State Dept. Releases Report on Human Rights

Man's inhumanity to man was documented anew Monday by the State Department as it surveyed human rights abuses last year in scores of countries and found systematic torture in Syria, serious abuses in China and the killing of civilians by government-backed militia in Sudan's troubled Darfur province (search).

Egypt, a close ally of the United States in Mideast peacemaking, was condemned for security forces torturing prisoners and for mass arrests. Iran's "poor human rights record worsened," the State Department report said.

North Korea (search), which President Bush has denounced as part of an "axis of evil," is one of the world's most repressive and brutal regimes, the report said. An estimated 150,000 to 200,000 people are believed to be in detention camps in remote areas, and defectors report many have died from torture, starvation and disease.

Syria's (search) human rights record is poor, the report said. Syrians do not have a right to change their government and "continuing serious abuses included the use of torture in detention, which at times resulted in death," unfair trials and arbitrary arrests.

But there were several bright spots. Terrorism fell off in post-Taliban Afghanistan, respect for human rights in Ukraine rose with the staging of free elections, and what the report said were prospects for peace in Iraq "help create momentum for the improvement of human rights practices."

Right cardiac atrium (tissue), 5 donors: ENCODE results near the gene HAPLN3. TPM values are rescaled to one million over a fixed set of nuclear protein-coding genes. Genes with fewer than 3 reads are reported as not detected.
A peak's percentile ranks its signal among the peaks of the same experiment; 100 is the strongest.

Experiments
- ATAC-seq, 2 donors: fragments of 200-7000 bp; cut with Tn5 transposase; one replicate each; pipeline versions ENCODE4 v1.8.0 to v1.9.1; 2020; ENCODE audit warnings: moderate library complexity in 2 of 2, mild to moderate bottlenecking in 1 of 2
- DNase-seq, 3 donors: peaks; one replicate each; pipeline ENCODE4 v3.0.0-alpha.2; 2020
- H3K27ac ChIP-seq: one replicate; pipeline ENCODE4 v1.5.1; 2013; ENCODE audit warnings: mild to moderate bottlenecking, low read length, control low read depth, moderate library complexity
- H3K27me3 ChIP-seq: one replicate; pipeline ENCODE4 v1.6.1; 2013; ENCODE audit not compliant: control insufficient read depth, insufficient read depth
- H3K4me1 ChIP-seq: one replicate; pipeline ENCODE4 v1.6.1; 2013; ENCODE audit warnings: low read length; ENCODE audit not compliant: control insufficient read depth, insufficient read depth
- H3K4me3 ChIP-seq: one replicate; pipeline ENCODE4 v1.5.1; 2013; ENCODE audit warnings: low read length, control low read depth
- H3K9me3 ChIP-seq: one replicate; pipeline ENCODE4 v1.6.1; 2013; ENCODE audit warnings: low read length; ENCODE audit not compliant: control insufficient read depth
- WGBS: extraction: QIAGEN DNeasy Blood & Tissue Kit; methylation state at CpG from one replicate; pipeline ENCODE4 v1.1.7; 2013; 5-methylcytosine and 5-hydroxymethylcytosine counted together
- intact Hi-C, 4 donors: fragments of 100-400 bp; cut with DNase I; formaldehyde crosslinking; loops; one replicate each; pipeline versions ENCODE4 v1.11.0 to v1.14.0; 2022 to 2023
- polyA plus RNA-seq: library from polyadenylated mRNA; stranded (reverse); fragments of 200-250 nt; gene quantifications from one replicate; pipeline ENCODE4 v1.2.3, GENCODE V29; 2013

Egyptian President Hosni Mubarak's promise last weekend to hold multi-candidate elections came too late to be reflected in the report, which accused government-controlled security forces of numerous, serious human rights abuses.

Egyptians did not have the meaningful ability to change their government, the report said, noting Mubarak was serving a fourth six-year term as a result of national referenda in which he was not opposed.

China, described as an authoritarian state, denies its citizens freedom to oppose the Chinese Communist Party's political system, the report said. The government used war on terror as a pretext for cracking down on peaceful Uighur separatists and does not permit outsiders to monitor the human rights situation in the country, the report to Congress added.